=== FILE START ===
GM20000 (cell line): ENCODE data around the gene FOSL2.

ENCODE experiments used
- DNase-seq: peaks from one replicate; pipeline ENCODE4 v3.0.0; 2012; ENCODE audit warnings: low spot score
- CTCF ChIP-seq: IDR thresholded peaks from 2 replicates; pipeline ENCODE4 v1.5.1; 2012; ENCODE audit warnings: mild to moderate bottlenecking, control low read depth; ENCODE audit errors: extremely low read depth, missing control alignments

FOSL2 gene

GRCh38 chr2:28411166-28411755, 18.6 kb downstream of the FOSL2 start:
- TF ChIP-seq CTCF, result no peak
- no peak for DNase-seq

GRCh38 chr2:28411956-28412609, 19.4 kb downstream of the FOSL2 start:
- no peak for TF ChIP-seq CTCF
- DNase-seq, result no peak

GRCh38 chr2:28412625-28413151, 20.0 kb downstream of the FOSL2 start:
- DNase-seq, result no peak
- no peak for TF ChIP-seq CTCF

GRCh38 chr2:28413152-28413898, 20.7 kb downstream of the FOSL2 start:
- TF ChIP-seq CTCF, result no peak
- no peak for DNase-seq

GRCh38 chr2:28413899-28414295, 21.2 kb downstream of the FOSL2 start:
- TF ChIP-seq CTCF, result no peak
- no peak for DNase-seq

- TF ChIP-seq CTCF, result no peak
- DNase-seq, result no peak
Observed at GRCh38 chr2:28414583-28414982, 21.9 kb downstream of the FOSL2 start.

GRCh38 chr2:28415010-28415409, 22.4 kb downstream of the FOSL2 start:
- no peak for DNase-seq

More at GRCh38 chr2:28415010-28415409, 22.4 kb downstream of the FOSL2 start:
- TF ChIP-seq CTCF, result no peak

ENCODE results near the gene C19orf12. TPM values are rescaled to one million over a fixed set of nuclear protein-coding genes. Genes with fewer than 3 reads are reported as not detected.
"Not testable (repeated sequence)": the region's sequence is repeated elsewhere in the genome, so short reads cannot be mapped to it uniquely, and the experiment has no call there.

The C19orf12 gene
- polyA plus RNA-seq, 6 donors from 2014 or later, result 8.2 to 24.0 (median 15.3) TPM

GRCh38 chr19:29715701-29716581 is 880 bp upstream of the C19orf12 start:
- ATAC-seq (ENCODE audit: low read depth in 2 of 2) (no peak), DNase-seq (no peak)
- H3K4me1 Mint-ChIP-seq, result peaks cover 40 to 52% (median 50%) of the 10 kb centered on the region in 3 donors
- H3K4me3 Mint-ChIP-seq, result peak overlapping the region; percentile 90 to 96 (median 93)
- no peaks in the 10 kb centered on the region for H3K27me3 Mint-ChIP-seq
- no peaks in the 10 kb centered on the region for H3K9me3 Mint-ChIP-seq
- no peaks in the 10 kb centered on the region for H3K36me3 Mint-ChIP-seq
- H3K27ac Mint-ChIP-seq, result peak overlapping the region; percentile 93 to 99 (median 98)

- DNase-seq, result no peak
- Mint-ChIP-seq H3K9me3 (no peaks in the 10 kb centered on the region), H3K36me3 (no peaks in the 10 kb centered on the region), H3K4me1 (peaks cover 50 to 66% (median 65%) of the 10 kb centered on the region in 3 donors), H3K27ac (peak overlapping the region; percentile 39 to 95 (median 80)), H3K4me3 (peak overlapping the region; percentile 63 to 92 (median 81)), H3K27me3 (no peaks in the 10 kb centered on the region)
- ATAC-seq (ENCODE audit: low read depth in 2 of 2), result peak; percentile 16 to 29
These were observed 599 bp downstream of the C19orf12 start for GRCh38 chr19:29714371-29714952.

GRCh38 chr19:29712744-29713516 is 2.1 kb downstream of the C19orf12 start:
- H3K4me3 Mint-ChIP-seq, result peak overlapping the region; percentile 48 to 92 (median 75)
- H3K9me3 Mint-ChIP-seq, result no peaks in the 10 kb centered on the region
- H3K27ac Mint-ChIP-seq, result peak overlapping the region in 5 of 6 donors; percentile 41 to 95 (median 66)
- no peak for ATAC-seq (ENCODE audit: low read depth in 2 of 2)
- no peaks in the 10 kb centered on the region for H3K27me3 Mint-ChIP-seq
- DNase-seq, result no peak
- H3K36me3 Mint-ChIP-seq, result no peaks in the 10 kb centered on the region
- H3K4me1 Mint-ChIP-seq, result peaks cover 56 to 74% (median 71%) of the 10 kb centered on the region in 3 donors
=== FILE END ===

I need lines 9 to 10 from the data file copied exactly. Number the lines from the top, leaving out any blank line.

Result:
GRCh38 chr2:28411956-28412609, 19.4 kb downstream of the FOSL2 start:
- no peak for TF ChIP-seq CTCF